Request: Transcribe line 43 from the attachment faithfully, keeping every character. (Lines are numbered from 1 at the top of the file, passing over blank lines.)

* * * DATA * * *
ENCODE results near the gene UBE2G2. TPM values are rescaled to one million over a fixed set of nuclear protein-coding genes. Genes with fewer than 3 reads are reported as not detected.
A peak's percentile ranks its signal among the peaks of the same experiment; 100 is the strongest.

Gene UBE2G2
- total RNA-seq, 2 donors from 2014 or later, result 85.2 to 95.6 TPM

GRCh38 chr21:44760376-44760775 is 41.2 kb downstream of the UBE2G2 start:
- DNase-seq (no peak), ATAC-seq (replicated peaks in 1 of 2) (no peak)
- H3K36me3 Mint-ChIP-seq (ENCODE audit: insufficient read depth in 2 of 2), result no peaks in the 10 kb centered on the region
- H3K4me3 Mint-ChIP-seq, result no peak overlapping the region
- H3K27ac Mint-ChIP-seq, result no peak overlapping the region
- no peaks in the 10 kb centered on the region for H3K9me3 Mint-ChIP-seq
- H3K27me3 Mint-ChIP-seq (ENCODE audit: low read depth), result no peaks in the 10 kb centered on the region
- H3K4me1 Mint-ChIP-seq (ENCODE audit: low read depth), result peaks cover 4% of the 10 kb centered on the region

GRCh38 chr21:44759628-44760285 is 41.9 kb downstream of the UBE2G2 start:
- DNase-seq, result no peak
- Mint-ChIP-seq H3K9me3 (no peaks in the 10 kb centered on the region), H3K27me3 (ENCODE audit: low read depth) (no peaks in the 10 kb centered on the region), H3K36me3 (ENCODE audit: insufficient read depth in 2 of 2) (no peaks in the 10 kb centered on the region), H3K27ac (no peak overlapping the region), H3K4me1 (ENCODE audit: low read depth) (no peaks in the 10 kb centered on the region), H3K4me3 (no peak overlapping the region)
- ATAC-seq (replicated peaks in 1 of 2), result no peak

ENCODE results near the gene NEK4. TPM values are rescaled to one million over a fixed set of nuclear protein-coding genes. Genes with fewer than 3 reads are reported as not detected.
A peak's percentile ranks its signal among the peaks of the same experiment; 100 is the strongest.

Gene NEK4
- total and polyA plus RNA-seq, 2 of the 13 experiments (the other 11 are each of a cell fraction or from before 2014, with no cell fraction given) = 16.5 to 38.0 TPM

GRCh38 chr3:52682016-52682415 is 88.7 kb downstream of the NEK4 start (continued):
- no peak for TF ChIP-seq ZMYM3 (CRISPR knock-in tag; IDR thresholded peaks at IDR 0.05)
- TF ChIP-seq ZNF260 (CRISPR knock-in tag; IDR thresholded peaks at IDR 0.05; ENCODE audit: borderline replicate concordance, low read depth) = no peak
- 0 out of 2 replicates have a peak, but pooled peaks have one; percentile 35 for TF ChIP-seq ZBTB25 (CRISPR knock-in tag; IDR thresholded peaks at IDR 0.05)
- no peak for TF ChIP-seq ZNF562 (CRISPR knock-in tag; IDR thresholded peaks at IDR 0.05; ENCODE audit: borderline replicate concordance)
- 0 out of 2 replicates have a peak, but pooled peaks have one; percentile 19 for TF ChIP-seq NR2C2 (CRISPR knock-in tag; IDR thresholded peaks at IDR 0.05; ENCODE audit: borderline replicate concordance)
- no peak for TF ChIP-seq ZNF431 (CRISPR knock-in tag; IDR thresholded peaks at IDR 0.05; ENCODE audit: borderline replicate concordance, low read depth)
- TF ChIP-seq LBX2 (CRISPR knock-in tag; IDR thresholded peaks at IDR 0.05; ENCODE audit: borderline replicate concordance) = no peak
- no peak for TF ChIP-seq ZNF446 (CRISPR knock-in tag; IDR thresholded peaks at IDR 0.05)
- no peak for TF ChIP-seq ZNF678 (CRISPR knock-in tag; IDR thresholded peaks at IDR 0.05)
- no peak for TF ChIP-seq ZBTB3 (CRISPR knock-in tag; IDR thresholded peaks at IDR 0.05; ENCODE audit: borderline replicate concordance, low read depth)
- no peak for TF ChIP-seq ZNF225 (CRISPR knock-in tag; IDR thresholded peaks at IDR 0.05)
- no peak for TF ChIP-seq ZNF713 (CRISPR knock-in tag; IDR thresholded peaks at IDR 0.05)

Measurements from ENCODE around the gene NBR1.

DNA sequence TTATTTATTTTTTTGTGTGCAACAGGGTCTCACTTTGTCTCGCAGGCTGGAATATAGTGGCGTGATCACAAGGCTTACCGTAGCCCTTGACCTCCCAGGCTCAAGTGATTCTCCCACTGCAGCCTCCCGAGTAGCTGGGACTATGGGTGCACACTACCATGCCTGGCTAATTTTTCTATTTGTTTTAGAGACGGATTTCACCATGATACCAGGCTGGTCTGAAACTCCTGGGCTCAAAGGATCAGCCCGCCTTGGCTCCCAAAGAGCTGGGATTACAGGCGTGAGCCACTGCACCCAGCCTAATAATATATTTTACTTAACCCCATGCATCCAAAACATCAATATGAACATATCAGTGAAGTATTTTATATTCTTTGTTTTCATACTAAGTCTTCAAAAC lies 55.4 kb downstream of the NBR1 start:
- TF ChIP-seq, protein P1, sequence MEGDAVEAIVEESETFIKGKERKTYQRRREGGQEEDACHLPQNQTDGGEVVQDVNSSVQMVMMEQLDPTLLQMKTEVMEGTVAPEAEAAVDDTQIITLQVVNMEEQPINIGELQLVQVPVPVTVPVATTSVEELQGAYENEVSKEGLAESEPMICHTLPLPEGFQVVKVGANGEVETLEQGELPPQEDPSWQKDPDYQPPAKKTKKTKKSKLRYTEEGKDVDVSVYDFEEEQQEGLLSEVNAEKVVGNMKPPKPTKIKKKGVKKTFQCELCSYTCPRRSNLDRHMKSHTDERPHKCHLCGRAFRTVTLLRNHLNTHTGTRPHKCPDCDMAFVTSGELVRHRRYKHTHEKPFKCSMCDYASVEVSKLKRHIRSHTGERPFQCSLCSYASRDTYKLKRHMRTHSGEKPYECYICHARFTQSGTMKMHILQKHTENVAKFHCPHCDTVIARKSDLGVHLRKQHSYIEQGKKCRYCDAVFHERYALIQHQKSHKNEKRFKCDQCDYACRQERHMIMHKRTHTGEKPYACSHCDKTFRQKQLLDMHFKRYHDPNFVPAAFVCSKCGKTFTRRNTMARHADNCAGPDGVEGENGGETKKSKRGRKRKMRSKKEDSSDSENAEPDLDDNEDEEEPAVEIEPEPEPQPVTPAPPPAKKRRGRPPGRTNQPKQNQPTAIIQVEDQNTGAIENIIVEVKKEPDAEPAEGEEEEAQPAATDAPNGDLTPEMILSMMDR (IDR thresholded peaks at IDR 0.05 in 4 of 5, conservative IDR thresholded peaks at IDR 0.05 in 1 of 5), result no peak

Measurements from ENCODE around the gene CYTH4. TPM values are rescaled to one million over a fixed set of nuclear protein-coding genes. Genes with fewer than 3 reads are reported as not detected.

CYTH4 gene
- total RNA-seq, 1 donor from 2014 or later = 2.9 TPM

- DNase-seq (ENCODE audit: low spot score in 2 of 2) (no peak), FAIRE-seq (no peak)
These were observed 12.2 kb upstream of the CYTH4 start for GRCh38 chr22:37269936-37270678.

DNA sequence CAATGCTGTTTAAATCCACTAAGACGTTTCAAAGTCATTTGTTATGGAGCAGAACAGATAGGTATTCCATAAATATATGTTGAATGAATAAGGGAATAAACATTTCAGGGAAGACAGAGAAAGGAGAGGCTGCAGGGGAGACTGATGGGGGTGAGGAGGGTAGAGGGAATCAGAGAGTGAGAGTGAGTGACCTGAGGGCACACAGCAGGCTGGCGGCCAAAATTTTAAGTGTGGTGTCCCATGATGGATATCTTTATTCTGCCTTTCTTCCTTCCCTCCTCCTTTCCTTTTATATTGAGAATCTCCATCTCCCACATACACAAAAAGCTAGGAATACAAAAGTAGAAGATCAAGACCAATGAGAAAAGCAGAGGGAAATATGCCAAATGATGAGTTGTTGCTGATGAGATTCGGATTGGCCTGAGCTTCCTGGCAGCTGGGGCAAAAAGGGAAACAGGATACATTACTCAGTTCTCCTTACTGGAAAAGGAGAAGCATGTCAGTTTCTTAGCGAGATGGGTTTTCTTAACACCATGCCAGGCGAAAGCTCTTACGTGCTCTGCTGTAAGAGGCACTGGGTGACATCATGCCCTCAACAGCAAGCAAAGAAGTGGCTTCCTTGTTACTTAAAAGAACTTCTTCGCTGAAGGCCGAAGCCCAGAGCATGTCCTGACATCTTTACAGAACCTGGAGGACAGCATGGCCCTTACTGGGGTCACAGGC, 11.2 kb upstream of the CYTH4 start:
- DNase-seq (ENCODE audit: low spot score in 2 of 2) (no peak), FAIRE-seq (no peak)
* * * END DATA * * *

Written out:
- DNase-seq (ENCODE audit: low spot score in 2 of 2) (no peak), FAIRE-seq (no peak)